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Law of Unintended Consequences – needs of the few should not outway the needs of the many

[preamble]We see this insanity all the time – if an accident occurs, some grieving person yells loud enough we get streetlights and stop signs all over the place causing traffic delays and chaos. Just because something bad happens does not mean anyone is at fault and that we need a law or we need to do something. Knee jerk reactions from politicians to look good and get votes causes chaos. Health care crisis, sealtbelts, obesity, too much sugar, our kids are fat – all knee jerk reactions to LIFE… Long term consequences are never discussed. Sorry but not every persons crusade is my crusade nor society’s crusade – grieving parents need to grieve not advocate anything.[backtopost]

In 1984, Libby Zion died following an emergency admission to a New York hospital. Concluding that her death was the result of a medical error by exhausted housestaff, her well-connected father launched a crusade which ultimately led to resident work hour restrictions prescribed by the ACGME.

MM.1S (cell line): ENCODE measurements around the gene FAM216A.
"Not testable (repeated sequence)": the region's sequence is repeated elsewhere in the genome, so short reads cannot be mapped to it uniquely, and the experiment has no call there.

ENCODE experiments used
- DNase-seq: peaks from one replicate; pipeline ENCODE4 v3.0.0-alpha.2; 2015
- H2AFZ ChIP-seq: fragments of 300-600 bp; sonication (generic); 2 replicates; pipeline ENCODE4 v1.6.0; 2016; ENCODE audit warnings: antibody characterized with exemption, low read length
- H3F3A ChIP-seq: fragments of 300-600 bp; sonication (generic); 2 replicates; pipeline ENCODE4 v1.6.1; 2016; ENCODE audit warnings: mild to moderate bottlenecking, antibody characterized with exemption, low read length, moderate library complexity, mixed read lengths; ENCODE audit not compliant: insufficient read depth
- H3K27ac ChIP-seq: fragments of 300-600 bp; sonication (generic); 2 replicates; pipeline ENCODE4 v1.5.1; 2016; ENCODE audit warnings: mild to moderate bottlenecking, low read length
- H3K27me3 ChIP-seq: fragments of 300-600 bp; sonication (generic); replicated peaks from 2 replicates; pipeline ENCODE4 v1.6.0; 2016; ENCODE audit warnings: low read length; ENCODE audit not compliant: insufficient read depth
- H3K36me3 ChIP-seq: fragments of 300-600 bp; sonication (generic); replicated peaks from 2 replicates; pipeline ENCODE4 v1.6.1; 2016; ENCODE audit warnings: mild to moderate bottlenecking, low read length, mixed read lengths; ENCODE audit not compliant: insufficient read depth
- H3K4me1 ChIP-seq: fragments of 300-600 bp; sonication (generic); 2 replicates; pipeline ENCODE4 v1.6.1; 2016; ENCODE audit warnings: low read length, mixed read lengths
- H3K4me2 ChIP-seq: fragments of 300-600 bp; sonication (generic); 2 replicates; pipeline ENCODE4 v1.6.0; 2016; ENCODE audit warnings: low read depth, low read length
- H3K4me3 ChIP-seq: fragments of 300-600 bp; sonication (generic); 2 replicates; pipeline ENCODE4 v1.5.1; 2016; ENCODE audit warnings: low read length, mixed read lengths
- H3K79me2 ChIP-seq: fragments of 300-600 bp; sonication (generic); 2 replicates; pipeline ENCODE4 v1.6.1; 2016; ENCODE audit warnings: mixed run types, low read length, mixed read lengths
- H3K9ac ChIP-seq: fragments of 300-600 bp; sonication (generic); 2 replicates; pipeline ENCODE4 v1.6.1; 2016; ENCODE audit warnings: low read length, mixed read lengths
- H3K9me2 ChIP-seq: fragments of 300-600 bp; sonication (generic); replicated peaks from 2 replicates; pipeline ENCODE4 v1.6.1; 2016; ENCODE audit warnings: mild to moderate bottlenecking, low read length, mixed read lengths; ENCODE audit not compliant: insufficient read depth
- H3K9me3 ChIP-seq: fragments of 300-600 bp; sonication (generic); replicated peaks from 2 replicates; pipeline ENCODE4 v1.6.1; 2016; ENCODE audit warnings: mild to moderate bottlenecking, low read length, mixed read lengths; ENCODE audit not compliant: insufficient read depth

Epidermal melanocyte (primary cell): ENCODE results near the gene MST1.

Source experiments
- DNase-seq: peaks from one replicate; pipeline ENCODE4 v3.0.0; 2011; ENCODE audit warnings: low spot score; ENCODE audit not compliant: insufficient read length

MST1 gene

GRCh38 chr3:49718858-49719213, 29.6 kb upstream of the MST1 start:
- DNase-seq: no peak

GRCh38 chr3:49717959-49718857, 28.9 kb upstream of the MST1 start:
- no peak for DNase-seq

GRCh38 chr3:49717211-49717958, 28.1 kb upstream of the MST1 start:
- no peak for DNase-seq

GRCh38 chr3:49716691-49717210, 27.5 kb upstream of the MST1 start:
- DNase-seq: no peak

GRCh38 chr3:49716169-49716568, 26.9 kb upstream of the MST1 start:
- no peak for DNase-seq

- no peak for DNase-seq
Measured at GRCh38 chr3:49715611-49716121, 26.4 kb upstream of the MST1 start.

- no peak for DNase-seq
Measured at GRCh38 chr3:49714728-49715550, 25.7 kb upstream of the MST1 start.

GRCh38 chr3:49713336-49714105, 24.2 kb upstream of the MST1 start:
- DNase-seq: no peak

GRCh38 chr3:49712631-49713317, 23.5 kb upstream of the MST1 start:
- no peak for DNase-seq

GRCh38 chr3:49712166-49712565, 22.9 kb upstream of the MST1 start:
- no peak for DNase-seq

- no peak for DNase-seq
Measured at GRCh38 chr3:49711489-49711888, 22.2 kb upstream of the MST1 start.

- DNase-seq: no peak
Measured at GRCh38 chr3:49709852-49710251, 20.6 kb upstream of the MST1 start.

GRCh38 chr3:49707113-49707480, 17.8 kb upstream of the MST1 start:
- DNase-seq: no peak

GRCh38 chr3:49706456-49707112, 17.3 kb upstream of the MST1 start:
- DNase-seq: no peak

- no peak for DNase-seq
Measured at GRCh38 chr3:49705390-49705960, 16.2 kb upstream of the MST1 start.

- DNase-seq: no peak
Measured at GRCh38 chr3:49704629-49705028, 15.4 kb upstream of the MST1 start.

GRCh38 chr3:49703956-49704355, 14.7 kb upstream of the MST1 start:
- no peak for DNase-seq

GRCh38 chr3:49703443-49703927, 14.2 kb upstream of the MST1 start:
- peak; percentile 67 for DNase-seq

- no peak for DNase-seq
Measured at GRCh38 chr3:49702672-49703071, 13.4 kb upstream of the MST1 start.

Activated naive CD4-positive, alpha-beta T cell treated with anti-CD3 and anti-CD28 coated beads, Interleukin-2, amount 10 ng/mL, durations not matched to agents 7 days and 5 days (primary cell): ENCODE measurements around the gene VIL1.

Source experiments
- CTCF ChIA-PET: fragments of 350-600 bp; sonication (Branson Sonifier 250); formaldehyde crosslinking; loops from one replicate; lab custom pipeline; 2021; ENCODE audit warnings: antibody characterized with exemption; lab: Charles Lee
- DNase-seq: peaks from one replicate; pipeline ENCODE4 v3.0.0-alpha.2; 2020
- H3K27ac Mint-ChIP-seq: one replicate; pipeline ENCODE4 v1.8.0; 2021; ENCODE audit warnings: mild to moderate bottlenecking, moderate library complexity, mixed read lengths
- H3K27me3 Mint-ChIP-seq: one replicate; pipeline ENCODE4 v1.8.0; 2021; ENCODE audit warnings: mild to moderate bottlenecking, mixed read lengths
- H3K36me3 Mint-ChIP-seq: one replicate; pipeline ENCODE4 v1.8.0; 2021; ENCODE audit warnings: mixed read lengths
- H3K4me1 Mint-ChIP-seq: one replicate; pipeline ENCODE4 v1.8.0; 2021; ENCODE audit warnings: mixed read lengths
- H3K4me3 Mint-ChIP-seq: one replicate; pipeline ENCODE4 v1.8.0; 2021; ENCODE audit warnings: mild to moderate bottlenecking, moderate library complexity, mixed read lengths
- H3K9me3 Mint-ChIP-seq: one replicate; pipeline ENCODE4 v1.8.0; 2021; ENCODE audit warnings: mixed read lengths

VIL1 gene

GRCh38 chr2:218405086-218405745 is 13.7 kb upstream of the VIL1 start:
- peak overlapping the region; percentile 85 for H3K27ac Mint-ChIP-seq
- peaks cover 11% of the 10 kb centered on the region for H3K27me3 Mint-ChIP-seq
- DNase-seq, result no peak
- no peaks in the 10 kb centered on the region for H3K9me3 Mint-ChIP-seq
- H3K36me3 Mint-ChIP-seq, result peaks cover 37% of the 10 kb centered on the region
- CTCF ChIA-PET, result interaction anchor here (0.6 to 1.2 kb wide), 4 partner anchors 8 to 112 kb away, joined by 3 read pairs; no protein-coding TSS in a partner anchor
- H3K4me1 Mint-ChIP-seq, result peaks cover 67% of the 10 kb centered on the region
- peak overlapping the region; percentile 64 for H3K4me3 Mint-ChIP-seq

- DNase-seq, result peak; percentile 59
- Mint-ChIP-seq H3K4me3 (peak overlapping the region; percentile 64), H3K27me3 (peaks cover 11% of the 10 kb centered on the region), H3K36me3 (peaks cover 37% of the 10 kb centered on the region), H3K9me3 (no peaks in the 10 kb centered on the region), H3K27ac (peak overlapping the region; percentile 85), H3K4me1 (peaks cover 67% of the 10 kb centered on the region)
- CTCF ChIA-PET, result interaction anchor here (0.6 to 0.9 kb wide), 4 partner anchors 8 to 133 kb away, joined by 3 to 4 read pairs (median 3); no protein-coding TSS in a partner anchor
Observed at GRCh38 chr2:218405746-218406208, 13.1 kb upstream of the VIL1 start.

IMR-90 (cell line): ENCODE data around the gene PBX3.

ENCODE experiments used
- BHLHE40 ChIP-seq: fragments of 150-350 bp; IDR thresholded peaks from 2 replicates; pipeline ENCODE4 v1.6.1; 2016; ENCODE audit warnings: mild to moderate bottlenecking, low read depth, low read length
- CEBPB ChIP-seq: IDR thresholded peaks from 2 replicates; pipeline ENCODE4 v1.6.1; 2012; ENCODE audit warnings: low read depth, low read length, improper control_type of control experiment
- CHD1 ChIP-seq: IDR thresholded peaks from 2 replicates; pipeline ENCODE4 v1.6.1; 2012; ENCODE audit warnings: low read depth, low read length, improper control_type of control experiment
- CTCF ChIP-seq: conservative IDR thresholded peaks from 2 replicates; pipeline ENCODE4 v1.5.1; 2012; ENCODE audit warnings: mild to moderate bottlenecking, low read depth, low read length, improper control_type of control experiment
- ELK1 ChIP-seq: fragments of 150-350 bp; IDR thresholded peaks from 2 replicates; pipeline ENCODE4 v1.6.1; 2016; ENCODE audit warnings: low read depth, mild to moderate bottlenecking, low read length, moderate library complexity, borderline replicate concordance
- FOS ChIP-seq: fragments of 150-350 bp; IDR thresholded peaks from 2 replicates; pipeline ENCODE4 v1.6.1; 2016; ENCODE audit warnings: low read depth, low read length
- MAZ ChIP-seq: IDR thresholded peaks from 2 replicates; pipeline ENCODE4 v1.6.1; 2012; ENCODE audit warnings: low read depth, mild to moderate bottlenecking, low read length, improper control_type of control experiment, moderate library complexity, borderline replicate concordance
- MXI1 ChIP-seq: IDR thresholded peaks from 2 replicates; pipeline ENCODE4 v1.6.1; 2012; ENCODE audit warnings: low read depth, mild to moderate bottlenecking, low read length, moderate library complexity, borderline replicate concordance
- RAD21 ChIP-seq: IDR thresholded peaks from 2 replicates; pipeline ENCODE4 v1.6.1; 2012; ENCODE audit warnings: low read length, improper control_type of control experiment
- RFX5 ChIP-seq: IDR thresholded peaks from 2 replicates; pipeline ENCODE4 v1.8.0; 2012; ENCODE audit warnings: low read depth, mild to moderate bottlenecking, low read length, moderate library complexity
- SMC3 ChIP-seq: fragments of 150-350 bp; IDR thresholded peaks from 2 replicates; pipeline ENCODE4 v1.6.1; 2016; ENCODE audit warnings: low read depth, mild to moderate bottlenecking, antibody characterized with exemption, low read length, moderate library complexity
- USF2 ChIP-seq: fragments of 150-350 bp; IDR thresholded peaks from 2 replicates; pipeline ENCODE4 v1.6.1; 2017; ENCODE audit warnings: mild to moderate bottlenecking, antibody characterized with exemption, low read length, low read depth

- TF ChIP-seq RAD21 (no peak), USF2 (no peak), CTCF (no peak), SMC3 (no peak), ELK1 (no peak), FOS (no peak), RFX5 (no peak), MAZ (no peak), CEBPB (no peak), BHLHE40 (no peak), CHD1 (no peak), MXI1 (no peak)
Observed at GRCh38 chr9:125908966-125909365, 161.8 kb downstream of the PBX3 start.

Now, we learn that restricting work hours for PGY 1 housestaff to 16 hours leads to a significant decline in surgical experience.

… Compared with the four academic years before the change, the year immediately following the restriction saw significant declines in total operative cases (by 25.8%), major cases (by 31.8%), and first-assistant cases (by 46.3%) performed by the interns (P˜0.008 for all), according to Christian de Virgilio, MD, of Harbor-University of California Los Angeles Medical Center, and colleagues.
The drops were seen across most types of surgery, the researchers reported online in JAMA Surgery.
“If the 16-hour shift were to be extended to all postgraduate year levels, one can anticipate that additional years of training will be needed to maintain the same operative volume,” they wrote, noting that the reduced experience of interns entering postgraduate year two “may have a domino effect on subsequent competence.”
While errors caused by sleep deprivation must be kept at an irreducible minimum, we must acknowledge the threat of unacceptable errors caused by inexperienced doctors. Perhaps, before instituting guidelines, august bodies should base their decisions on evidence, not eminence.
Of course that’s just my opinion. I could be wrong.